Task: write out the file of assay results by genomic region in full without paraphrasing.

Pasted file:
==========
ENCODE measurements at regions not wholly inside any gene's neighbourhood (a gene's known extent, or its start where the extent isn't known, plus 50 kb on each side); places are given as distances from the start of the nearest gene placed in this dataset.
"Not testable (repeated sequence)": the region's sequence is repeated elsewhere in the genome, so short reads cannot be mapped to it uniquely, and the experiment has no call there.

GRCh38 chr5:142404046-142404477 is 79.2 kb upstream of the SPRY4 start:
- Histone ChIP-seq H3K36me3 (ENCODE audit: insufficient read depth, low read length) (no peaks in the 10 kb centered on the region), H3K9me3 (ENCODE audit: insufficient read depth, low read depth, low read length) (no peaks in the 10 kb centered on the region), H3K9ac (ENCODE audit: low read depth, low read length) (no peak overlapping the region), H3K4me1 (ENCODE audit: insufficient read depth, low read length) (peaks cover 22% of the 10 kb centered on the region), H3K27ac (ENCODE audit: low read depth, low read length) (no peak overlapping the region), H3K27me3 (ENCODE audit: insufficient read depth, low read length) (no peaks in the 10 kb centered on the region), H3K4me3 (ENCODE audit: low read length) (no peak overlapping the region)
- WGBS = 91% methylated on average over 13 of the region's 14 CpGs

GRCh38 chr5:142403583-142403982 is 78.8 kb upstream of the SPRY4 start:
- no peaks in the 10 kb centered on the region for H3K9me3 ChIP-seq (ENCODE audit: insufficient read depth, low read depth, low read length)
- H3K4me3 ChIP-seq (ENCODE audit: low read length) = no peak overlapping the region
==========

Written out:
ENCODE measurements at regions not wholly inside any gene's neighbourhood (a gene's known extent, or its start where the extent isn't known, plus 50 kb on each side); places are given as distances from the start of the nearest gene placed in this dataset.
"Not testable (repeated sequence)": the region's sequence is repeated elsewhere in the genome, so short reads cannot be mapped to it uniquely, and the experiment has no call there.

GRCh38 chr5:142404046-142404477 is 79.2 kb upstream of the SPRY4 start:
- Histone ChIP-seq H3K36me3 (ENCODE audit: insufficient read depth, low read length) (no peaks in the 10 kb centered on the region), H3K9me3 (ENCODE audit: insufficient read depth, low read depth, low read length) (no peaks in the 10 kb centered on the region), H3K9ac (ENCODE audit: low read depth, low read length) (no peak overlapping the region), H3K4me1 (ENCODE audit: insufficient read depth, low read length) (peaks cover 22% of the 10 kb centered on the region), H3K27ac (ENCODE audit: low read depth, low read length) (no peak overlapping the region), H3K27me3 (ENCODE audit: insufficient read depth, low read length) (no peaks in the 10 kb centered on the region), H3K4me3 (ENCODE audit: low read length) (no peak overlapping the region)
- WGBS = 91% methylated on average over 13 of the region's 14 CpGs

GRCh38 chr5:142403583-142403982 is 78.8 kb upstream of the SPRY4 start:
- no peaks in the 10 kb centered on the region for H3K9me3 ChIP-seq (ENCODE audit: insufficient read depth, low read depth, low read length)
- H3K4me3 ChIP-seq (ENCODE audit: low read length) = no peak overlapping the region